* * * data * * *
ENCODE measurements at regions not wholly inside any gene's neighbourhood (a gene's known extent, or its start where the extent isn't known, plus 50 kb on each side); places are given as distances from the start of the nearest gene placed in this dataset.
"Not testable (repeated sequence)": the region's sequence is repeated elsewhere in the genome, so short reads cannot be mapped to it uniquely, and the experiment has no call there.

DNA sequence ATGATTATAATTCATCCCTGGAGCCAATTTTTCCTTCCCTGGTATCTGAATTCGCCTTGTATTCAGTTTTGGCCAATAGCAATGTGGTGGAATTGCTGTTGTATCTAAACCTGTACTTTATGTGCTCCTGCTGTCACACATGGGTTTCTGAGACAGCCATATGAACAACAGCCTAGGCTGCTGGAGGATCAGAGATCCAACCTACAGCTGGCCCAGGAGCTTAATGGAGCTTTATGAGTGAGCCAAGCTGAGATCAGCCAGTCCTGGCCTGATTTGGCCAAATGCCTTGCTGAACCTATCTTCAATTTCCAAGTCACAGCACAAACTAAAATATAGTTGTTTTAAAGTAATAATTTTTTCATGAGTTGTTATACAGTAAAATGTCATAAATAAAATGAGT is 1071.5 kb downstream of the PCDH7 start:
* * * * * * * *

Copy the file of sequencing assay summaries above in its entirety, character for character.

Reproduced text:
ENCODE measurements at regions not wholly inside any gene's neighbourhood (a gene's known extent, or its start where the extent isn't known, plus 50 kb on each side); places are given as distances from the start of the nearest gene placed in this dataset.
"Not testable (repeated sequence)": the region's sequence is repeated elsewhere in the genome, so short reads cannot be mapped to it uniquely, and the experiment has no call there.

DNA sequence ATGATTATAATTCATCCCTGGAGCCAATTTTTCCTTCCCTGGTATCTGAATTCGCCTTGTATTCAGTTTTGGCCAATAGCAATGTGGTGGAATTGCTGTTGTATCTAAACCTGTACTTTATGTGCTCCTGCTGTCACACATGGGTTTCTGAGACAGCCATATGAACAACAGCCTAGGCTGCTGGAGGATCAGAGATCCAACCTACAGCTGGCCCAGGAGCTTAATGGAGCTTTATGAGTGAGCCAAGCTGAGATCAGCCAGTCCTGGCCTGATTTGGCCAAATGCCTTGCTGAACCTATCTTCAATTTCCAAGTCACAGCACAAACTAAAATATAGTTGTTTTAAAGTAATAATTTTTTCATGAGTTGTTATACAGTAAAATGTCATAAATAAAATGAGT is 1071.5 kb downstream of the PCDH7 start: